| Anne Williamson |
I find it difficult to share a definitive opinion on controversial subjects. One reason I see as positive: I am at ease in the gray, generally believing I am one conversation away from understanding someone else’s perspective. The other reason is often problematic: I like to be liked, for others to think well of me.
Take last week, for example. I come out as a person who doesn’t like the word “blessed” or the phrase “everything happens for a reason.” That should be easy enough for me to share, but it wasn’t. Soon after the newsletter sent, I read a friend’s Facebook story about a little girl battling cancer who finds solace in a song titled, “You [meaning, God] know better than I.” And, immediately, I felt like an asshole. Then, two people unsubscribed from the newsletter, and I couldn’t help but feel a little rejected.
The good news is I now recognize this self-talk for what it is: the ego, fear. And, perhaps not coincidentally, through my own current exploration of the Enneagram, our topic this fall, I’m coming to understand this personal dynamic even better.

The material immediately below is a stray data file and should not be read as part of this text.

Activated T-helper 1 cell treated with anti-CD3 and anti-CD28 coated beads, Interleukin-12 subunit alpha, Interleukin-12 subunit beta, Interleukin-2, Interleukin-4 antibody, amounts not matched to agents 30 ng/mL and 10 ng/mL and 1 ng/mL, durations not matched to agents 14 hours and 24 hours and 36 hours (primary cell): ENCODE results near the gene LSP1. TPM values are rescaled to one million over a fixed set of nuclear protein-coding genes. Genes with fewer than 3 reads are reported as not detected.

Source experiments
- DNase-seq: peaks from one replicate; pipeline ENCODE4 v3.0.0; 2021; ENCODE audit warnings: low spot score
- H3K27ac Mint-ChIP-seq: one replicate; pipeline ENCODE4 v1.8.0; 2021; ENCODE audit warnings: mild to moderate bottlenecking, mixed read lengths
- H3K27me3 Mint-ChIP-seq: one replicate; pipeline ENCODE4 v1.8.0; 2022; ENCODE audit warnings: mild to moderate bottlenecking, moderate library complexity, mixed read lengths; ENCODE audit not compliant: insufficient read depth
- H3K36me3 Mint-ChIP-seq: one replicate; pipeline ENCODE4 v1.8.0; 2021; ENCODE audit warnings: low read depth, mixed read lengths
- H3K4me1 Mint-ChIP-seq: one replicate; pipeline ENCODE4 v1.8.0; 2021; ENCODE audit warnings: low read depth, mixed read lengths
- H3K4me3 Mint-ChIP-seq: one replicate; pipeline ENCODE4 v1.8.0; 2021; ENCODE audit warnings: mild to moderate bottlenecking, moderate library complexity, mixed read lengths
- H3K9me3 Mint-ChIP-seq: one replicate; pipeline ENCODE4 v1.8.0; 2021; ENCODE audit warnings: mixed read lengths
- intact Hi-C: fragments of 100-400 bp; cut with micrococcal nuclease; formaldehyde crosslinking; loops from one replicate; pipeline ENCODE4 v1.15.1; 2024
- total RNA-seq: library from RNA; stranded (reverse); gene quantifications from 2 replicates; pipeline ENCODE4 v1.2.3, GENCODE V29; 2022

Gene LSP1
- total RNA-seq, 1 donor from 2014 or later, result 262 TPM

There are nine personality types in the Enneagram. We each have a dominant one – I’m a three. In addition to exploring a new personality type each week, we’ll also be exploring several related topics. One such topic is that each personality type has a basic fear, often stemming from childhood. A three’s fear is being without inherent value. The childhood message we needed to hear but didn’t (even if it was sent): “You are loved for yourself.” Knowing this helps to inform my reluctance to sometimes be myself – imperfections, controversial opinions, use of the word “asshole,” and all.
It’s fascinating and has helped me with a new goal: to share more openly, be more vulnerable. It’s a quality I’ve loved seeing in President Obama in his last year. On some level, when you like being liked, your life can feel similar to a politician in an election year… that never stops. (So, really, not unlike politics today, unless you’re a last term President.) Besides being deeply “unfun,” to enable this way of living keeps us threes stuck.
What I want – what you likely do too, if you’re reading this – is to keep getting unstuck and move toward wholeness. The Enneagram is yet another tool that can help. I hope you’ll consider participating in the journey this fall. And if you do, I look forward to hearing about your own revelations and next steps forward.